"We added a social media ninja at the very beginning," O'Reilly said. "It was very trendy at the time, but then you grow out of it."
Ray said it's about time. "As a social media professional, I am personally embarrassed by all the wizards and gurus and ninjas," he said. "It's a serious profession."
He also said that businesses are more often turning to marketing professionals for their social network needs rather than handing the job to tech-savvy youths. It's a sweet turn of events for Raleigh Gerber, a social media consultant in her 40s who didn't want to disclose her exact age.
"So many companies will just toss it over to an intern, thinking that these young people are always on social networks, so they must be good at social media," Gerber said. "It rarely works."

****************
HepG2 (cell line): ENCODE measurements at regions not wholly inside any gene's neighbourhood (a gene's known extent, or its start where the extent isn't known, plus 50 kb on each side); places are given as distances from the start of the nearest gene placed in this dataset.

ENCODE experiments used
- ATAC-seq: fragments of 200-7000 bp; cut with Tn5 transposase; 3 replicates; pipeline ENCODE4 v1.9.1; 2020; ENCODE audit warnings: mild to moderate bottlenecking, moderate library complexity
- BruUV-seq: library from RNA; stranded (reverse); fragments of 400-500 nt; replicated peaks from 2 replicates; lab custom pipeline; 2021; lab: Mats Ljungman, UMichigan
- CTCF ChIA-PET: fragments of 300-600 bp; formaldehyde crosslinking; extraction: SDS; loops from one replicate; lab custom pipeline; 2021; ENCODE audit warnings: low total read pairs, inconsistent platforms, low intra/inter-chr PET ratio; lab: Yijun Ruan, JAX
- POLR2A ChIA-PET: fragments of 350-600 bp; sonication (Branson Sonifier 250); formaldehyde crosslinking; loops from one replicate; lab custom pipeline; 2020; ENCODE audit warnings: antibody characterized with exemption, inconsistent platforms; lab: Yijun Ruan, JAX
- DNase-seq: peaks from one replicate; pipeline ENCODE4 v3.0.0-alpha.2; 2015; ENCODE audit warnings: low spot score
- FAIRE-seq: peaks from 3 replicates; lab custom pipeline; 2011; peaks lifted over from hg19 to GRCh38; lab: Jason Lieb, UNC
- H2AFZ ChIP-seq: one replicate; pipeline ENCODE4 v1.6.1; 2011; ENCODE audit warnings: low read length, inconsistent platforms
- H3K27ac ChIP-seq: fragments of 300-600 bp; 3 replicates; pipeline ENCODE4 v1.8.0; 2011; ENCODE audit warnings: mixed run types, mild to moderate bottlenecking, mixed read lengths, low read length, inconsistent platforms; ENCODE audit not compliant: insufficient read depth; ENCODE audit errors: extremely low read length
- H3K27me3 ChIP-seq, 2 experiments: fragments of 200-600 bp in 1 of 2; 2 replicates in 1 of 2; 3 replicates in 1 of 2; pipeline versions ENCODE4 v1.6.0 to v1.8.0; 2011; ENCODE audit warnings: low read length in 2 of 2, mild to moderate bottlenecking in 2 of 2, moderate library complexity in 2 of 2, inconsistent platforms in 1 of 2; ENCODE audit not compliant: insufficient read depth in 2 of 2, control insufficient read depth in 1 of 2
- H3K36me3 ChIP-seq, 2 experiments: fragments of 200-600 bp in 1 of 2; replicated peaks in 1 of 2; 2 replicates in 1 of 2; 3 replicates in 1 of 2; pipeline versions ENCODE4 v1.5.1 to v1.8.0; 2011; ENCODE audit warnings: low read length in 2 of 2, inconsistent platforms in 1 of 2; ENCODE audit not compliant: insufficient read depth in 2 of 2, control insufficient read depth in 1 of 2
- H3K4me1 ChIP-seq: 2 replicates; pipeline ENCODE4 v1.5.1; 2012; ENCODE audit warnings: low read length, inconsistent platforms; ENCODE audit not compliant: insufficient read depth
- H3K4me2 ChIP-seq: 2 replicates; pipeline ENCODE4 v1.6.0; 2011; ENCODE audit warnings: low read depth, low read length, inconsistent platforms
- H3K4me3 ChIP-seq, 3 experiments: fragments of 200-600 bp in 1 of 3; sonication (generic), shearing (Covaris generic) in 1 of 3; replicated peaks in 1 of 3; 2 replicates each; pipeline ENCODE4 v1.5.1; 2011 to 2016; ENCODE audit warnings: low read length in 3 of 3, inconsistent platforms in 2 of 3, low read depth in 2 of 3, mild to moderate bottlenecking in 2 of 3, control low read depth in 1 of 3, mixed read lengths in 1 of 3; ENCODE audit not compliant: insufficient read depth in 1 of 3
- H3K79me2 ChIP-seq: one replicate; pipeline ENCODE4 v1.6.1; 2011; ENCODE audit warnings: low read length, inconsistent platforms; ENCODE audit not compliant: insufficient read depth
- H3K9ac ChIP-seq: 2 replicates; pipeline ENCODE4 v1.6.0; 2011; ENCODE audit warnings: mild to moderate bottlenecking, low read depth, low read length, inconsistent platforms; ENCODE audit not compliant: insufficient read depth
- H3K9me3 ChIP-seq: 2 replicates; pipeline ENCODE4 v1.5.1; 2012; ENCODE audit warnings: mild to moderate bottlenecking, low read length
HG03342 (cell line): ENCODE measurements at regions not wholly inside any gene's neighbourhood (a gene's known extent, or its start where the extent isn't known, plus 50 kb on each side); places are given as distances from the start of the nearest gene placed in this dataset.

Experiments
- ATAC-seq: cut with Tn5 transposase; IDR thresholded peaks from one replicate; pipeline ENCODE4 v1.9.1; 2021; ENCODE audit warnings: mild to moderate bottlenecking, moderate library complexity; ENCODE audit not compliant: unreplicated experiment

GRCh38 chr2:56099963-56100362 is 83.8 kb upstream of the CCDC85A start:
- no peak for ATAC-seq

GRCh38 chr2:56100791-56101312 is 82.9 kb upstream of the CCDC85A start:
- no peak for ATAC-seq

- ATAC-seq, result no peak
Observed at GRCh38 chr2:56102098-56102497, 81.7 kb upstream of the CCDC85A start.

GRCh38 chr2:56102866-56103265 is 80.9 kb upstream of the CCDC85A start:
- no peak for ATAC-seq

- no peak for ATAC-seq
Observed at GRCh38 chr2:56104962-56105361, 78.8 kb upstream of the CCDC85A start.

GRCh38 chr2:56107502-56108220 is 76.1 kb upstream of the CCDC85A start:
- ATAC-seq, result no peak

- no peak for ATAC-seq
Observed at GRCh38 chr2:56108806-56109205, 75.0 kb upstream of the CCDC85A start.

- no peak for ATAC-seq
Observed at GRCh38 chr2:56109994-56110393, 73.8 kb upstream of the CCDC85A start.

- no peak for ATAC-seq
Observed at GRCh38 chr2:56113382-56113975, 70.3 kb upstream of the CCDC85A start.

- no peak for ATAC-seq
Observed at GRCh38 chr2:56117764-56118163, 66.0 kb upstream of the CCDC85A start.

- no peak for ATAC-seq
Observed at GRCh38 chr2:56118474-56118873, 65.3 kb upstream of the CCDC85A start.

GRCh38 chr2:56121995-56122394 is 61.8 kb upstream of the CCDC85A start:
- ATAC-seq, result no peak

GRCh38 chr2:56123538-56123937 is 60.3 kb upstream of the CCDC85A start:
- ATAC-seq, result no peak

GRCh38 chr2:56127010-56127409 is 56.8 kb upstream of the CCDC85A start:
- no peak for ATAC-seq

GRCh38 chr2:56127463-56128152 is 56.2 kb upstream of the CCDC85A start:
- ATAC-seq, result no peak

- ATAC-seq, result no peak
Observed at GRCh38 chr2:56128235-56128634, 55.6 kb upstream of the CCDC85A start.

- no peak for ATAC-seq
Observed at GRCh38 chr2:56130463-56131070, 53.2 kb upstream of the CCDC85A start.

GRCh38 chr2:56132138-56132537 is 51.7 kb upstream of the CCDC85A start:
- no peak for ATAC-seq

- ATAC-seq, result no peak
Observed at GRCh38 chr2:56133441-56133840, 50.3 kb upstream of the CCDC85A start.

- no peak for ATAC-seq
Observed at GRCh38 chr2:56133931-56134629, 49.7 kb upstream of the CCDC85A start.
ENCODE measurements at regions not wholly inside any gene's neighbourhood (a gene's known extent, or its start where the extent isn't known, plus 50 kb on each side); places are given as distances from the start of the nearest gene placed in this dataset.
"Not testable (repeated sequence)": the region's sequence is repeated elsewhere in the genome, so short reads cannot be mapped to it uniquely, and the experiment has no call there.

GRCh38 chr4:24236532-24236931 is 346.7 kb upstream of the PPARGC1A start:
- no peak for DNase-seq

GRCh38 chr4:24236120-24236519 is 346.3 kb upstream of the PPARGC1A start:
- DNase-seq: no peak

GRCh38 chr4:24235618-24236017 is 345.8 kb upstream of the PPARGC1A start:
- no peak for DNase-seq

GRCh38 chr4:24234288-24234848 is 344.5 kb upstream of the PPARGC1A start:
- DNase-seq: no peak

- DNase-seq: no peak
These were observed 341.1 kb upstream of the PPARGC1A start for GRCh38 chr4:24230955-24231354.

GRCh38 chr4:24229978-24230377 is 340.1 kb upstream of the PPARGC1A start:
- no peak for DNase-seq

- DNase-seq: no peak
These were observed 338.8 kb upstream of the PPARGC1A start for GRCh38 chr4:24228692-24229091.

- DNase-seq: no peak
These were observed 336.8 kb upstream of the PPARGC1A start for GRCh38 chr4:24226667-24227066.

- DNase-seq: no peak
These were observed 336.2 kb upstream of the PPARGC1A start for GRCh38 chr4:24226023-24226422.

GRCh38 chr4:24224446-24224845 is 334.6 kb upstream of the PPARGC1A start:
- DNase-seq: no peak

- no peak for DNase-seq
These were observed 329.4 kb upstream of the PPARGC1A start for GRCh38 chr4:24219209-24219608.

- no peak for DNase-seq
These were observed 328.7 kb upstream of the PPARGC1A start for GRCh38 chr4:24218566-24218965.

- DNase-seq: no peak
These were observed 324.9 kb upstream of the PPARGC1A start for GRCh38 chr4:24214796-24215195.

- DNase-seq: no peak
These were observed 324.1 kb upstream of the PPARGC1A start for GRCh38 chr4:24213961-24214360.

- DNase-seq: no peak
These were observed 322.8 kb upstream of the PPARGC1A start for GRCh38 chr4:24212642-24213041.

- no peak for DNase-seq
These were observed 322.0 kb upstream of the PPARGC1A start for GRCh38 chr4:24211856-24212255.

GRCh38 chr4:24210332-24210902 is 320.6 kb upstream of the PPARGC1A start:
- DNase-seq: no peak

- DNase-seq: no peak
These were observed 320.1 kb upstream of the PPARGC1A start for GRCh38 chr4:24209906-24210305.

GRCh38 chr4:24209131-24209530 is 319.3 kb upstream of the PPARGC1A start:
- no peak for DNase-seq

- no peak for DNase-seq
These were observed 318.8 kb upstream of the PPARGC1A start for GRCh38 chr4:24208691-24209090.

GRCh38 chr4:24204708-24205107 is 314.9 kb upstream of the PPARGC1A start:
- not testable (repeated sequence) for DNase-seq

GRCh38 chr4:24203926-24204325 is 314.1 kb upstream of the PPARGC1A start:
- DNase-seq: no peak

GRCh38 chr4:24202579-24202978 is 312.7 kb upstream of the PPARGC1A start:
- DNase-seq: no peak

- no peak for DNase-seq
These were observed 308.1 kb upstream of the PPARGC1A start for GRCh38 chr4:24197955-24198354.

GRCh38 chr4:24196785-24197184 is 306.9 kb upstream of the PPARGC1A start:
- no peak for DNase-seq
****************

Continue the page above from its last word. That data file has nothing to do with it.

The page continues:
Average starting wage for social media jobs, according to the jobs search site Simply Hired, is about $55,000.
Academia is starting to take the field seriously too. Birmingham City University in England now offers a master's degree in social media. Beginning this fall, Northeastern University in Boston will offer a specialty in social media for master's students studying corporate communications.
"We tried to cover social media in other classes, but we realized that it's become important enough that we need something much more in-depth," said Carl Zangerl, a faculty teacher and coordinator of the Northeastern program.
But no matter how much the title is dressed up, the job still largely involves sending out messages on Facebook and Twitter.
"I have trouble explaining my job to my mother," said Scott Skurnick, whose title at Edmunds is executive director of search engine optimization and social media programming.
Worse, he said, "I have a hard time keeping a straight face when I tell people what I do for a living."